An international team of researchers has used three-dimensional laser scans to determine that Tyrannosaurus rex were likely 30% more massive that we once thought — and a whole lot hungrier. Be honest, now...how many of you woke up this morning thinking you'd hear the words "three-dimensional laser" and "Tyrannosaurus rex" used in the same sentence?
Researchers used the scanning technique to generate three-dimensional, digital computer models of five T. rex skeletons. The team then added flesh to the digital frameworks, using the soft tissue structure of birds and crocodiles as a reference point, to estimate how much these massive predatory dinosaurs would have weighed.
The team concluded that "Sue," the world's largest and most complete T. rex specimen, would have weighed in excess of nine tons, 30% more than previous estimates. But the researchers' computer models also showed that smallest (and, presumably, youngest) of the specimens would have weighed less than previous estimates, suggesting that, during periods of peak development, T. rex would have grown about twice as fast as we once thought.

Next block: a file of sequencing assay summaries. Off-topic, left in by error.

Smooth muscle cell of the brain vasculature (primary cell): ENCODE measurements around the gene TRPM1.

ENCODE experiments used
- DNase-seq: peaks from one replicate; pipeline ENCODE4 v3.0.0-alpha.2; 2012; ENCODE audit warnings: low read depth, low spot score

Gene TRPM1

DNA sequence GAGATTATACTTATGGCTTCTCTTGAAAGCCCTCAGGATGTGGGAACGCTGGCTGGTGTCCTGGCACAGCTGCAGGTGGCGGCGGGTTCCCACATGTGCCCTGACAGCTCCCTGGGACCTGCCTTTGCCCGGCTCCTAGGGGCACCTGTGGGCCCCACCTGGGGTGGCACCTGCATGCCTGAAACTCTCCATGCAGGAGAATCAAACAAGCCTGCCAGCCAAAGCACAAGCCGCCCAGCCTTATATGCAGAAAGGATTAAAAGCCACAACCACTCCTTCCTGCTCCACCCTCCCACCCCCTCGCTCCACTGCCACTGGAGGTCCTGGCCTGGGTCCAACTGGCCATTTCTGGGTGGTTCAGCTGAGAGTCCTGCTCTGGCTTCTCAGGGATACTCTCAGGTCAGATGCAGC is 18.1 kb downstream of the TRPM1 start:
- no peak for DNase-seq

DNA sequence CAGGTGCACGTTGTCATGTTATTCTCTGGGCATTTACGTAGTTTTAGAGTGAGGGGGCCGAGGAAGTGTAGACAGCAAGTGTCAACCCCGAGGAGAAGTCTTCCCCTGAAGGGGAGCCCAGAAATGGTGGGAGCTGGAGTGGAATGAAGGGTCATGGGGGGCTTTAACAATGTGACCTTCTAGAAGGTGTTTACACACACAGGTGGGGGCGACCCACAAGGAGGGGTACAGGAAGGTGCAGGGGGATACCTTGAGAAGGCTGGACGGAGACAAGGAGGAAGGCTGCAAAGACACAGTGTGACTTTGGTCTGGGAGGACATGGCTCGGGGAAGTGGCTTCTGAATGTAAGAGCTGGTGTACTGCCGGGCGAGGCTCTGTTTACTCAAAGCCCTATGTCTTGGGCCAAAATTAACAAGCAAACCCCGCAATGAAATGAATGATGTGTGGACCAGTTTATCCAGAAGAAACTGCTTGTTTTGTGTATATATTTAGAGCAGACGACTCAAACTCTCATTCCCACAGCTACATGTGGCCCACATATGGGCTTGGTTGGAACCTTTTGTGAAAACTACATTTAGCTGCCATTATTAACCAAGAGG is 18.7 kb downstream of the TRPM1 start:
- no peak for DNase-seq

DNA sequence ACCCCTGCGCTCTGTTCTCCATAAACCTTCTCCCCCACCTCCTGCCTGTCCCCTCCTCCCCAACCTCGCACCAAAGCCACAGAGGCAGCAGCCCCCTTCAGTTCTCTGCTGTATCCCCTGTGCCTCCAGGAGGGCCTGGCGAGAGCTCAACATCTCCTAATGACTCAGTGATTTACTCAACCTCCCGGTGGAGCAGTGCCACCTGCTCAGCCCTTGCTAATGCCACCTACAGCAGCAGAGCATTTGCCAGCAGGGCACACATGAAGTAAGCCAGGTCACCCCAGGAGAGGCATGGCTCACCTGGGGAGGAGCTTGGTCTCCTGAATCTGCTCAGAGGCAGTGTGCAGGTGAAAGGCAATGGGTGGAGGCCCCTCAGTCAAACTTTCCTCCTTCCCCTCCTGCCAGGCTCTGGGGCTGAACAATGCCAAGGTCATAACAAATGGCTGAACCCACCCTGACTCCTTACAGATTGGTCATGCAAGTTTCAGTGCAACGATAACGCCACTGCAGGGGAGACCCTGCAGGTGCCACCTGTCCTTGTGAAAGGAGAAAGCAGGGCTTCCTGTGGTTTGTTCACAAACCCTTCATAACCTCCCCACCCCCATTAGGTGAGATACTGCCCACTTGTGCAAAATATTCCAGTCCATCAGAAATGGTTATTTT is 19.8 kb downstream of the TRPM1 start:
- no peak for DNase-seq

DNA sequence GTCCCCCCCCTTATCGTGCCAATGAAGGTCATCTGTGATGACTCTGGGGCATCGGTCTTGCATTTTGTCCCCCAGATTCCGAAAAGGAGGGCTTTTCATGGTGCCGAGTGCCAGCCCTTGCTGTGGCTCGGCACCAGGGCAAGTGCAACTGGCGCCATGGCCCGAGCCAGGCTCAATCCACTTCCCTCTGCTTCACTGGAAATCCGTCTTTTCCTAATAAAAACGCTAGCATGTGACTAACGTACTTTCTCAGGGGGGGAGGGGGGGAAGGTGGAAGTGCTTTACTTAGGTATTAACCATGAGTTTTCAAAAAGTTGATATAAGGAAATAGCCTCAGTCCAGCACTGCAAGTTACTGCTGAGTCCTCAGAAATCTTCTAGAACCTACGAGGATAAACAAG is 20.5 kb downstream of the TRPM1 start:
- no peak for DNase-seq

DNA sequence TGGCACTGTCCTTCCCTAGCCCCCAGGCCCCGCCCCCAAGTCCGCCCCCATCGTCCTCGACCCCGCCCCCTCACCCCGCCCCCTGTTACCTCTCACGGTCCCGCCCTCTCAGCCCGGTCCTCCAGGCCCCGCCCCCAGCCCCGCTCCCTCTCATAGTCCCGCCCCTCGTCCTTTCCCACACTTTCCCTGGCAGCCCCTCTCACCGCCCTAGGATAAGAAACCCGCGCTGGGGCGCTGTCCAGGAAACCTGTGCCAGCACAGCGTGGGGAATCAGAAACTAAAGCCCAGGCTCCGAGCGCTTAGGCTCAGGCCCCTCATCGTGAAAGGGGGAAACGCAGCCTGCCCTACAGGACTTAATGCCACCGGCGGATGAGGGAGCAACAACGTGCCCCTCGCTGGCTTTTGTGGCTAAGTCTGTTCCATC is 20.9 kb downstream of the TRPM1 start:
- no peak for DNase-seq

"At their fastest, in their teenage years, they were putting on 11 pounds or 5 kilograms a day," said John Hutchinson, professor of evolutionary biomechanics at London's Royal Veterinary College and first author on the paper describing the researchers' findings, published in yesterday's issue of PLoS ONE.
"Just think how much meat that is. That's a hell of a lot of cheeseburgers...it's a whole lot of duck-billed dinosaurs they needed to be chowing down on."